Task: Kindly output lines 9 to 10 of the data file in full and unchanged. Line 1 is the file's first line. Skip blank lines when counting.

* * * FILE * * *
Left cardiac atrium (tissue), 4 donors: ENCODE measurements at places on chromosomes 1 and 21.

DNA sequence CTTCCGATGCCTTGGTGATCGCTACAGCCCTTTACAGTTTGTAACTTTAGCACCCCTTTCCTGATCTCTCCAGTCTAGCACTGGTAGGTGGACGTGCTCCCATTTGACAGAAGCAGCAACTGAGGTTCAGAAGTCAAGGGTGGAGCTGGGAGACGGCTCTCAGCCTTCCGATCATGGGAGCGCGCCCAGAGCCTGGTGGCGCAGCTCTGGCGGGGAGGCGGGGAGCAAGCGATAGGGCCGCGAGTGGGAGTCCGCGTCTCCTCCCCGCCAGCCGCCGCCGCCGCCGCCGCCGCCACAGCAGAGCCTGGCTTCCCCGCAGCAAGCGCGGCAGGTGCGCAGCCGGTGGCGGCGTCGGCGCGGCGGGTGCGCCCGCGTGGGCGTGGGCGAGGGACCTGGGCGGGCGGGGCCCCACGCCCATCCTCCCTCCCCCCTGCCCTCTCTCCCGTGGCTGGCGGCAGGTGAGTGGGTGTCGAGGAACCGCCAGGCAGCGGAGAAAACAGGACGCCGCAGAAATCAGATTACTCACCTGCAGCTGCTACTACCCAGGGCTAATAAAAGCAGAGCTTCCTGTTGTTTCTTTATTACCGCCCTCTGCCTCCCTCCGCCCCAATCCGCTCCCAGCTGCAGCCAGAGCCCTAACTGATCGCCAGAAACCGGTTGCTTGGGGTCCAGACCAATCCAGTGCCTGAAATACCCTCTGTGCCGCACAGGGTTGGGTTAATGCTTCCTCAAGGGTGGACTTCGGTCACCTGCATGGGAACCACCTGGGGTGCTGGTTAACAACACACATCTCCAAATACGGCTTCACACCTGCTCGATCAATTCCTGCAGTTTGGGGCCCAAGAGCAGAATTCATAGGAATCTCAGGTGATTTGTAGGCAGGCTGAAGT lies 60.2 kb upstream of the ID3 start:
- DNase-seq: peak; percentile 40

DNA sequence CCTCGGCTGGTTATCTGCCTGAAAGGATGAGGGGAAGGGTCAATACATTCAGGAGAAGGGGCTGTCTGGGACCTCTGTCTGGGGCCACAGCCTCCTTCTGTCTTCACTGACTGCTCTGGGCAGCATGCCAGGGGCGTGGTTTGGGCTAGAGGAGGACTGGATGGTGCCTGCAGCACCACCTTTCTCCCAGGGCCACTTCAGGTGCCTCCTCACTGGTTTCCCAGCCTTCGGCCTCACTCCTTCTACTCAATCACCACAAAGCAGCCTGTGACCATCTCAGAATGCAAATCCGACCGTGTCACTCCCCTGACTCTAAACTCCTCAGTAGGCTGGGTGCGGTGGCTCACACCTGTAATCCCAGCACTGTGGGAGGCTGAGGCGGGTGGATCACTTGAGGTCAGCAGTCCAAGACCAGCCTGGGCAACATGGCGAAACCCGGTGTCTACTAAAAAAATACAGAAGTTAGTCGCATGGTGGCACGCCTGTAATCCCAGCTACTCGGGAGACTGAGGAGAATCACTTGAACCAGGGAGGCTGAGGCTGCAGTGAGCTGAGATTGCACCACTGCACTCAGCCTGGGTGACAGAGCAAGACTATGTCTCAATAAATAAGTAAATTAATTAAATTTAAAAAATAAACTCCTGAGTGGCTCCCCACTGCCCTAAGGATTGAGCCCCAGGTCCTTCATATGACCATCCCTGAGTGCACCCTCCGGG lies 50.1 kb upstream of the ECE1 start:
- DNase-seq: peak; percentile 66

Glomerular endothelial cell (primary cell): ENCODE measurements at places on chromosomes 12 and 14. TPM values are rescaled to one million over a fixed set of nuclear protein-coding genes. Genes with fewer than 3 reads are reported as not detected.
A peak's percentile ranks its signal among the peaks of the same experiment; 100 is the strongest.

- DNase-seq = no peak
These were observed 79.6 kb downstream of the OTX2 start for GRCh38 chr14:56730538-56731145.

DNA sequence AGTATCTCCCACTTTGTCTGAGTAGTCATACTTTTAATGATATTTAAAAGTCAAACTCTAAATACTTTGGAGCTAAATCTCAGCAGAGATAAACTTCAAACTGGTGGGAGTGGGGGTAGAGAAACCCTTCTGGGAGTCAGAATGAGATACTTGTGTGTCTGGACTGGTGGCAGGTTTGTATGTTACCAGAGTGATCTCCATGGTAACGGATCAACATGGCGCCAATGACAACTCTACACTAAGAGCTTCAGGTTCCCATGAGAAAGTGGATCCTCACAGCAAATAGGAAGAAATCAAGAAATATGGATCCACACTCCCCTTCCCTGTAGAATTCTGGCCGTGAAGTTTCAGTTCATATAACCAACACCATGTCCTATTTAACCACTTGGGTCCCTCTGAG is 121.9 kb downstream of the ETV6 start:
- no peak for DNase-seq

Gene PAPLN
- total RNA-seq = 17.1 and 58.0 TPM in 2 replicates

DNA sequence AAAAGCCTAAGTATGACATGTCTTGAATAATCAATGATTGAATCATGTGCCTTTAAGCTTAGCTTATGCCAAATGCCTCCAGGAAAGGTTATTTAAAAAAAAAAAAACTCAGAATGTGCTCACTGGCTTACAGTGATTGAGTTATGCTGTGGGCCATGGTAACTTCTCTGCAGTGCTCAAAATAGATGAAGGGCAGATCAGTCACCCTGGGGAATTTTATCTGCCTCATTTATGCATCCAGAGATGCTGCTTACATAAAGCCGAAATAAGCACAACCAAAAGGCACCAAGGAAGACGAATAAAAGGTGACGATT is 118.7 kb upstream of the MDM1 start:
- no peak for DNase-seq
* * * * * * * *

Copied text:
These were observed 79.6 kb downstream of the OTX2 start for GRCh38 chr14:56730538-56731145.

DNA sequence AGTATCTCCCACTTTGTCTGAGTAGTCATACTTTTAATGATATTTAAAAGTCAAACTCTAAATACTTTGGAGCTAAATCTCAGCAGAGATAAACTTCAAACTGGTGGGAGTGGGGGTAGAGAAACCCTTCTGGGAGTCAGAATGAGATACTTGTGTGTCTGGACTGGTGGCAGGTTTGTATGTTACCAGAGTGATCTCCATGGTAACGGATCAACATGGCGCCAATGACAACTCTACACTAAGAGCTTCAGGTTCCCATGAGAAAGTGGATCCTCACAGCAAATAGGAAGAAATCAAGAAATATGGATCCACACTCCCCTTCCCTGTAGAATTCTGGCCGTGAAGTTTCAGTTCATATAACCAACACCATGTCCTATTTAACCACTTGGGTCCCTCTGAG is 121.9 kb downstream of the ETV6 start: